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My place of peace and respite

Markus Brück

Markus Brück, baritone, has been singing in the ensemble of the Deutsche Oper Berlin for 18 years, taking roles such as the title character in RIGOLETTO. For peace and quiet he often heads for Berlin’s Tierpark zoo.

Markus Brück in RIGOLETTO

Conductor: Stephan Zilias; Director: Jan Bosse; Set design: Stéphane Laimé; Costume design: Kathrin Plath; With Attilio Glaser, Markus Brück, Elena Tsallagova, Samuel Dale Johnson, Byung Gil Kim, Cornelia Kim, Thomas Lehman, Paul Kaufmann, Tobias Kehrer, Maiju Vaahtoluoto, Bryan Murray and Amber Fasquelle
6, 13 February 2019

First off, I visit the manatees. They’re usually swimming up and down in a huge aquarium in the building that houses the elephants. I like standing in front of the thick pane of glass and matching my speed to the speed of those amazing animals. They’re so wonderfully slow, and they’re not any quicker in the wild. I envy the people whose job it is to clean the glass from the inside; they’re right up close to the animals. Obviously my peaceful state with the manatees doesn’t last long; we’re in Berlin, after all. I love the Tierpark in the borough of Friedrichsfelde, the huge enclosures and all that space. Opera is so embellished and full-on that when I’m gawping at the creatures it’s a way of winding down. I have the peace I need to learn my lines, stay grounded, go through the role I’m playing. I come here every couple of weeks. I can’t make it more often because it takes me an hour to get here.

I’m back doing Rigoletto. I think of him as someone suffering from hospitalism. That’s something that affects animals in captivity: they get aggressive. Rigoletto shuts himself away, trapped within the confines of his own life, and acts aggressively towards anything that crosses his path. He’s incredibly pessimistic, a loner, socially inept and completely out of his depth with his child, altogether an unpleasant man. Even at the end he sees no reason to reflect on his guilt. Rigoletto is one of the few opera characters that I find it hard to like. He’s awful, so self-pitying. And yet he’s the author and perpetuator of his own catastrophe. Everything that happens to him in the opera has been brought about by his own actions. He is not locked up like the animals here; his fear is what holds him back. The big challenge is to see him as a sentient being nonetheless.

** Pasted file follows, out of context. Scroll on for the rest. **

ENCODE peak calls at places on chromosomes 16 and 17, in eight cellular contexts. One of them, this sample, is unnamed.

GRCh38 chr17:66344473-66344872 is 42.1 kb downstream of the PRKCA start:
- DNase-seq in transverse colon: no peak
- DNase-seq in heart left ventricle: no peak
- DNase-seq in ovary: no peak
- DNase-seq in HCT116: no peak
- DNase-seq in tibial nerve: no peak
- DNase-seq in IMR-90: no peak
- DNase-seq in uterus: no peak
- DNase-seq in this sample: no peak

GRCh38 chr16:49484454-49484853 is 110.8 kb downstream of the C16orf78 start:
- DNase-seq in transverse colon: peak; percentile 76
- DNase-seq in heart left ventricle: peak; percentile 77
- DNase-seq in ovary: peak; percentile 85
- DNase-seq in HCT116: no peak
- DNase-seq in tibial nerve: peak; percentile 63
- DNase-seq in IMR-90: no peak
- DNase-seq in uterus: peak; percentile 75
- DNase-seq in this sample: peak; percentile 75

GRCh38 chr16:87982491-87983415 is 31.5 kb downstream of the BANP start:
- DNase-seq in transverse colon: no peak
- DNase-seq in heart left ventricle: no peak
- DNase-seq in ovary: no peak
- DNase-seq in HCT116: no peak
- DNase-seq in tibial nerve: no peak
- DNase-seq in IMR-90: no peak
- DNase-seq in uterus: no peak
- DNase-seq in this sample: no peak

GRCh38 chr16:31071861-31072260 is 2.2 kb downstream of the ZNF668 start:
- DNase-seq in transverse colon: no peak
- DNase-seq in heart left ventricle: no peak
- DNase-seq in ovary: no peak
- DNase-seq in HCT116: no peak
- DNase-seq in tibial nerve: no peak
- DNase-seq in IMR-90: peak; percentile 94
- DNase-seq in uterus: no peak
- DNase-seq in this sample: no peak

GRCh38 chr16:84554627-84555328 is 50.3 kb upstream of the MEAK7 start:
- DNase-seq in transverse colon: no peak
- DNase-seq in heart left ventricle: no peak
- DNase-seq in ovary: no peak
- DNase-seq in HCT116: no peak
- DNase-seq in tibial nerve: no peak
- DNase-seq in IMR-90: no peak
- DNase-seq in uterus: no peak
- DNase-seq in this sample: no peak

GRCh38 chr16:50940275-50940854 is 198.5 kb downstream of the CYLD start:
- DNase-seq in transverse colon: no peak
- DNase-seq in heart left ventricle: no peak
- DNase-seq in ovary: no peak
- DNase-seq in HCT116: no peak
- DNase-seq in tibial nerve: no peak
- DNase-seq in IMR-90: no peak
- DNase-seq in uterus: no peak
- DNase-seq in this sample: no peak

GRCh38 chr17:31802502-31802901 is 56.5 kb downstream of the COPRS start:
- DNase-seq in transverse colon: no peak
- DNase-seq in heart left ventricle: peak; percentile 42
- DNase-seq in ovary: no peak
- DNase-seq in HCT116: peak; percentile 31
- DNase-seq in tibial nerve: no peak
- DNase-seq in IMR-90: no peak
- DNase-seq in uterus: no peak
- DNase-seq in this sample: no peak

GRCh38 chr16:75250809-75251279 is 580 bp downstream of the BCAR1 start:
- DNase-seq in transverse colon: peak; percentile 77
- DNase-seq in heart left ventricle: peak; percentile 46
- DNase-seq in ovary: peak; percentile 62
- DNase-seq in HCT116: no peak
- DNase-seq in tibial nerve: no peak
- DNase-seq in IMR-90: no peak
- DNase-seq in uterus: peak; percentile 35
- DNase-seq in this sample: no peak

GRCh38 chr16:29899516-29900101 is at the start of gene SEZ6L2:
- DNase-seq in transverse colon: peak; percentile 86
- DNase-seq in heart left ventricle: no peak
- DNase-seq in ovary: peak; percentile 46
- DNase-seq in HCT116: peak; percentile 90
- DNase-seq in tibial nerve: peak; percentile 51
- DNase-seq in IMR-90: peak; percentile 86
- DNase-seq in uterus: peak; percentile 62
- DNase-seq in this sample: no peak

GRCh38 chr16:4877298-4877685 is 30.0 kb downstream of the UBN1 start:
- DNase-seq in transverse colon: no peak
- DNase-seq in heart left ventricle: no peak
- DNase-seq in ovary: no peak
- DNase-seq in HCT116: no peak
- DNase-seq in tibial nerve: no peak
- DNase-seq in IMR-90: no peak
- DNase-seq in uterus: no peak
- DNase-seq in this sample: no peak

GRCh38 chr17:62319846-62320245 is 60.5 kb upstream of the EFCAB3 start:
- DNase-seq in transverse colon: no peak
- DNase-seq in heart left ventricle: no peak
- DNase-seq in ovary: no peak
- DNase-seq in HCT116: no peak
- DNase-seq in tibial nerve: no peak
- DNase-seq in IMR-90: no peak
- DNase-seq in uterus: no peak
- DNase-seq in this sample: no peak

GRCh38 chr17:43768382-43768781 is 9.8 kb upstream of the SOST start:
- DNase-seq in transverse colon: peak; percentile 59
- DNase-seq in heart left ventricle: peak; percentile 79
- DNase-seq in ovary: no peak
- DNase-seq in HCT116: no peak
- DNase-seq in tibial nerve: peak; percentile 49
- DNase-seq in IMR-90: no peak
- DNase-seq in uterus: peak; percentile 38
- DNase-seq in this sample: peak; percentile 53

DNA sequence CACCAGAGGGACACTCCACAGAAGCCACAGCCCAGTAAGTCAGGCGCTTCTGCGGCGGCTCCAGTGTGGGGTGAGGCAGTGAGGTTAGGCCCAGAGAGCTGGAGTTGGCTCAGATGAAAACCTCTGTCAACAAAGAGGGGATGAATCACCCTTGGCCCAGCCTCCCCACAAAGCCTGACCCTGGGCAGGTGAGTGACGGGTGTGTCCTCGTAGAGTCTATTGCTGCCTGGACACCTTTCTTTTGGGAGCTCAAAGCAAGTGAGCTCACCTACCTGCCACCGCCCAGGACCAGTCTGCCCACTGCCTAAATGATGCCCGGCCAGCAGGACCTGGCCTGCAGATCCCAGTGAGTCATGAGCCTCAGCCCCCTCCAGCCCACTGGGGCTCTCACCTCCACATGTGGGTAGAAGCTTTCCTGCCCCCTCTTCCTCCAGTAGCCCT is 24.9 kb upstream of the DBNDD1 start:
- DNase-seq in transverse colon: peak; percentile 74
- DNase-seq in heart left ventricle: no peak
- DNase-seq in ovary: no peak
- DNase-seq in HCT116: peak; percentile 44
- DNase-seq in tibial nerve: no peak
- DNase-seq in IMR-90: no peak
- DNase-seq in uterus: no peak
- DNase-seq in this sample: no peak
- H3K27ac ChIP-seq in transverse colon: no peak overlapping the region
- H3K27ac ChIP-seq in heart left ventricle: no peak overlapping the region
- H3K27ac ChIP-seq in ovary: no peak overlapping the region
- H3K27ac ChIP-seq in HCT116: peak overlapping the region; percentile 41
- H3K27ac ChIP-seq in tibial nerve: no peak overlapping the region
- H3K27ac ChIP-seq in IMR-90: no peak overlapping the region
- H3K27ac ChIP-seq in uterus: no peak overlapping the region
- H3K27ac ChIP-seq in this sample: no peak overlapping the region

Some animals don’t get many visitors. The badger, for instance, is kept in a dead end without any through traffic. When someone happens by, he flips out. Maybe he’s thinking: »Dammit, just when I get an audience, I go and forget my lines!« It’s a recurring nightmare for me, forgetting my lines. I had the dream again quite recently. I was standing onstage in my underwear and couldn’t for the life of me remember which opera I was meant to be singing. Nothing was familiar. Everything was a blank.

I like the Asian dholes. They’re bigger than foxes and smaller than wolves and have reddish-brown fur. They’re very curious by nature and trot up when I pass by with my dogs. They look at me as if to say: why does that funny, lanky creature only have two legs? The dholes watch my dogs very closely, too. Maybe they’re thinking: Mmm, din-dins! No way would my mongrels have a chance against them in the wild.

I don’t sing as I walk along in the zoo. I’m not sure how the animals would react to me singing, but my three mutts often hear me and don’t seem to complain. The last time they were around they started gnawing on the piano – but they don’t run off! I once heard of a pianist who only plays for elephants. I’m presuming they’re total fans of Beethoven. I sometimes think it would be heaven to have a big farm like this on the outskirts of Berlin, a bunch of wild boar piglets running around, a baby kangaroo, build another enclosure here, another one there. But I just don’t have the time. Sooner or later I’d get a call from the opera house asking me if I didn’t want to sing for them again.